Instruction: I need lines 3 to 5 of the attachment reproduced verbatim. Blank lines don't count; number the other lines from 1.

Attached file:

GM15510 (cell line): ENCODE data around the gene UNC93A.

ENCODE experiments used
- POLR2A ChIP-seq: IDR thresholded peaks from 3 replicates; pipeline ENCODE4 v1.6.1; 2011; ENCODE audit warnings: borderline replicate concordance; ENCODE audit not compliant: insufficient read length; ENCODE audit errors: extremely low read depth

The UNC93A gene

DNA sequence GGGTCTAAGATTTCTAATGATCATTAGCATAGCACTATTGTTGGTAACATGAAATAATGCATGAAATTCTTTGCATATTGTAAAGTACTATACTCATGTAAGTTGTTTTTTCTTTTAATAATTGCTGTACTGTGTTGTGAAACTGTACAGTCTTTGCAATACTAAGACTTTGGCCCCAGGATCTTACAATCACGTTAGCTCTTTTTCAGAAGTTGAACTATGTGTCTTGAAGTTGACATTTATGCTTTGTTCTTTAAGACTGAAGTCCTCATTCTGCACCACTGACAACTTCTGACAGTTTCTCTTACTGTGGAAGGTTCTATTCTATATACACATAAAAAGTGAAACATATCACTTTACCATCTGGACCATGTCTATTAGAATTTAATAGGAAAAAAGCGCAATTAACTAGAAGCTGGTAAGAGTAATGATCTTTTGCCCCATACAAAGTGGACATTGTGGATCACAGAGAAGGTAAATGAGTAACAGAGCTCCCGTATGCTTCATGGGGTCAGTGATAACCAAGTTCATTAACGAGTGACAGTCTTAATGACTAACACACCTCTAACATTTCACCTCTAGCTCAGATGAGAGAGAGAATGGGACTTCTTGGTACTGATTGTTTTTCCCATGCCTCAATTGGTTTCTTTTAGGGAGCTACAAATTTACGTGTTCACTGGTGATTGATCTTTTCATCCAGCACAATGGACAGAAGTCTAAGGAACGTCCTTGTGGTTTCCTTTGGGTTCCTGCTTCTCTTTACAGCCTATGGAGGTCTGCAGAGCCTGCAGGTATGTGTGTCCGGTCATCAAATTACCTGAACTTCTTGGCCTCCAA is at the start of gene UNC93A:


- POLR2A ChIP-seq: IDR thresholded peaks from 3 replicates; pipeline ENCODE4 v1.6.1; 2011; ENCODE audit warnings: borderline replicate concordance; ENCODE audit not compliant: insufficient read length; ENCODE audit errors: extremely low read depth

The UNC93A gene

DNA sequence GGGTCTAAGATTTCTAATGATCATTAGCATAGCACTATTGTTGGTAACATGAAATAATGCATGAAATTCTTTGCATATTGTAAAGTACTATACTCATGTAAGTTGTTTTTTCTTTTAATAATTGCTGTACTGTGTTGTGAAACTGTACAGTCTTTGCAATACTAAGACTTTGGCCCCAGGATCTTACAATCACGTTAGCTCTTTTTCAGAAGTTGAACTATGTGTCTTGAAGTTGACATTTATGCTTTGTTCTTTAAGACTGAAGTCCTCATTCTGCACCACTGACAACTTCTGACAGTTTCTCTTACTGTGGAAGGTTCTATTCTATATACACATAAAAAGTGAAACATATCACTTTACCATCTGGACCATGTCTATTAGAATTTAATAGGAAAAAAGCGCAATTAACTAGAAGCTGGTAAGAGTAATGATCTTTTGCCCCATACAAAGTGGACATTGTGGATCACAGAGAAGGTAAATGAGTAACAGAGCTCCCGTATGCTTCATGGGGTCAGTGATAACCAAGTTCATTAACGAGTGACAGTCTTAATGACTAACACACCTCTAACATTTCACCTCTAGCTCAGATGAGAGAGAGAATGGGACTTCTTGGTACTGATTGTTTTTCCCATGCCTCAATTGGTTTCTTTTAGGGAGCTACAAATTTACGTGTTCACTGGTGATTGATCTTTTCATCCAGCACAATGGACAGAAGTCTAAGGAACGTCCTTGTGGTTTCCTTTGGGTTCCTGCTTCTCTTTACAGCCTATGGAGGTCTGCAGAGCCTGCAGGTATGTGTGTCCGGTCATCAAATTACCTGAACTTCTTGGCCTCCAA is at the start of gene UNC93A: